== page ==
The week that was in Woonsocket

The week that was in Woonsocket

Taco Bell gets license for Dowling Village store

The latest tenant to sign on to join Dowling Village, Taco Bell, has moved forward with plans to open a restaurant at the development's south entrance by Eddie Dowling Highway. The Town Council approved the restaurant's victualing license Monday night, contingent upon management's ability to get a certificate of approval from the state Department of Health. A representative said the restaurant is currently planning on opening Dec. 4.

Lowe's building up for sale

The Diamond Hill lot that once housed Lowe's Home Improvement is finally on the market. Lowe's still has eight years remaining on its lease on the property, which is selling for $4.65 million. The 165,000-square-foot building at 2010 Diamond Hill Road has been vacant since Lowe's left Woonsocket in February.

Landmark ruling delayed

The ruling on Landmark's petition for final approval of the sale of the hospital to Prime Healthcare Services was moved to Nov. 26. Court approval of the sale of the facility to a for-profit entity is the final step in the regulatory process governed by the state's Hospital Conversion Act. Approval would make the Cass Avenue facility the first for-profit hospital in Rhode Island. According to a release from the hospital, the parties have informed Judge Michael Silverstein, who is presiding over the case, that their goal is to close the sale on Dec. 21.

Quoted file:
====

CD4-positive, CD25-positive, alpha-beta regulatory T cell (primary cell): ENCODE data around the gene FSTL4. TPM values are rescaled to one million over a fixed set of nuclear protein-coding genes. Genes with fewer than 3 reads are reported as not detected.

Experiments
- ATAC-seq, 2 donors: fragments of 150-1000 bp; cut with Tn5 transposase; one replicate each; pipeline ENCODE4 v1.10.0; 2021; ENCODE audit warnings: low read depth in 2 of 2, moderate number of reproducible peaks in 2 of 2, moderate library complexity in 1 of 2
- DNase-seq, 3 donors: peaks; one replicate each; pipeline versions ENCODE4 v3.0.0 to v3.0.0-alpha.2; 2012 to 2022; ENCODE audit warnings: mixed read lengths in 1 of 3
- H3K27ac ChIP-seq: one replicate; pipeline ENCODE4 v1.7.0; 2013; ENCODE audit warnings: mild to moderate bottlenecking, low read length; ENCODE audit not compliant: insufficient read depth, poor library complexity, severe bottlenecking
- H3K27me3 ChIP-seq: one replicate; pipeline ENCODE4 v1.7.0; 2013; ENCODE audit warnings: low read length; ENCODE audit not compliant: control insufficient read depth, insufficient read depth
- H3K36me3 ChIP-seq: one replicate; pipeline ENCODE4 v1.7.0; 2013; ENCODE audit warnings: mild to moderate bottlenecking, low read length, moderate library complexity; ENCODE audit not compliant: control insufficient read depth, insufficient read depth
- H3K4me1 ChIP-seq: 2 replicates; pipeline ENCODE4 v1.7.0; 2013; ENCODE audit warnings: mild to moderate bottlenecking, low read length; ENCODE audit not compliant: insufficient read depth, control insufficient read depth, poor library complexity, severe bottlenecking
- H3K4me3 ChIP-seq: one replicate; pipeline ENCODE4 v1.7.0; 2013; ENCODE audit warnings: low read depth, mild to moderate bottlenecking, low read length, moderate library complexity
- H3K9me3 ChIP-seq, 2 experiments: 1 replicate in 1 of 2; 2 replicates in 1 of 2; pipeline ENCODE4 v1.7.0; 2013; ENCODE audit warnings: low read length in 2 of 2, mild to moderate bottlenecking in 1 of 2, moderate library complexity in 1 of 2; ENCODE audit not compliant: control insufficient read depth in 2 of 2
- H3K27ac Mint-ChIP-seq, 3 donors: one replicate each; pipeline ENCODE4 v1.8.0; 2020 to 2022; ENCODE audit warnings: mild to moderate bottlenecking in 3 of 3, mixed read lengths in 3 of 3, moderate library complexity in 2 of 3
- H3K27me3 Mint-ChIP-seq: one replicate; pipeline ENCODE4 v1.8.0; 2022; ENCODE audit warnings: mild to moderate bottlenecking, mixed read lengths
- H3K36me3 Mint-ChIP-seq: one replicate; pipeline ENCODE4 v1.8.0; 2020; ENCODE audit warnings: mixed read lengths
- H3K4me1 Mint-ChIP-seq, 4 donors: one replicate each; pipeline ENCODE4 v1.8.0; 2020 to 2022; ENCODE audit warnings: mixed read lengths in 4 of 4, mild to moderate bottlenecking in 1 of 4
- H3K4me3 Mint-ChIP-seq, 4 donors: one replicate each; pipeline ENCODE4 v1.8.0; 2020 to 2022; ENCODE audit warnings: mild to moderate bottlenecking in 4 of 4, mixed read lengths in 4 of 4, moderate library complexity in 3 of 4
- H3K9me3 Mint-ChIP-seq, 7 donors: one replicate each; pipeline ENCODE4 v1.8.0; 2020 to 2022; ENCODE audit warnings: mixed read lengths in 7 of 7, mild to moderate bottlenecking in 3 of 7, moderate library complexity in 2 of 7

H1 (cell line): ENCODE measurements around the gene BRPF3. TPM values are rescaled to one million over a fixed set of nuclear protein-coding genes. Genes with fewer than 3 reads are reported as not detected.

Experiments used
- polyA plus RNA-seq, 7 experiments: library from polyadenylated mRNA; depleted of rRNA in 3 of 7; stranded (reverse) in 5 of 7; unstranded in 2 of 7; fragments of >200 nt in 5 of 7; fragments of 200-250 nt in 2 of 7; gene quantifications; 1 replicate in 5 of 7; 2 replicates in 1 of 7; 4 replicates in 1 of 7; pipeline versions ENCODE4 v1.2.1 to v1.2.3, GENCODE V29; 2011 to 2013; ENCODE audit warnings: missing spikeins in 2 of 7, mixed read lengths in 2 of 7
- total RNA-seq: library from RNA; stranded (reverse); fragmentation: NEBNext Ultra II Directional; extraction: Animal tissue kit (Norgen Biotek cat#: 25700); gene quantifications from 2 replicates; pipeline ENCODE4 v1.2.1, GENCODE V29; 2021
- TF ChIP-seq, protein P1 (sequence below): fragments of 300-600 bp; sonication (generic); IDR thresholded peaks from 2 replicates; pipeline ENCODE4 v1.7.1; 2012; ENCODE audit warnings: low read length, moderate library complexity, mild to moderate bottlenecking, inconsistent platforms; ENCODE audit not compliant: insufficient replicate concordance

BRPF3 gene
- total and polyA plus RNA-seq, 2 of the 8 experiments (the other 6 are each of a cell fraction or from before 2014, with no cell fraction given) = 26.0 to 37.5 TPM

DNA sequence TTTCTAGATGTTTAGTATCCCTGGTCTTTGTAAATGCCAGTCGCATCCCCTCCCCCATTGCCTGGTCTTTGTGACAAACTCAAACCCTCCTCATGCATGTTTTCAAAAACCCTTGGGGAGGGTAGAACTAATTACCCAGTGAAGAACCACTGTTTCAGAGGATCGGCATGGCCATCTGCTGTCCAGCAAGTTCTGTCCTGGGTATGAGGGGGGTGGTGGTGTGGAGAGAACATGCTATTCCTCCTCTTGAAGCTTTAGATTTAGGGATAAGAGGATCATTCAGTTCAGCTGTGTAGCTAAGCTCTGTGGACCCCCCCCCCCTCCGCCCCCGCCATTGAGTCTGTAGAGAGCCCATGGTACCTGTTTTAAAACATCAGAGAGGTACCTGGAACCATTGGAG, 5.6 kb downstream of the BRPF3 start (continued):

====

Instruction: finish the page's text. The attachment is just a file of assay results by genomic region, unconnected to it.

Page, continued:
Murderer Brissette released

A Woonsocket man convicted of the brutal 1999 murder of Jeanette Descoteaux was released from prison, more than 20 years before his scheduled release date, thanks to a decision by the parole board and the Department of Corrections.

Alfred Brissette, 38, was originally sentences to 60 years with 35 to serve for the crime, in which, according to court records, he and conspirator Marc Girard lured Descoteaux into the woods in Burrillville with promises of cocaine. The men attacked the victim, beating her to death with a lug wrench and a shovel.

Brissette was scheduled to be released in 2034, but earned "good time" credit, and had never been disciplined in his 14 years at the Adult Correctional Institution in Cranston. In a statement, the parole board said they were impressed with the inmate's program participation and plan for change.

The non-profit Alliance for Safe Communities released a statement against the decision, stating "the accountability of what may come from the poor judgment of those who moved forward with this decision may very well yield another innocent victim that falls prey to the nature of this monster in the future."

Brissette will be supervised as a parolee until 2028.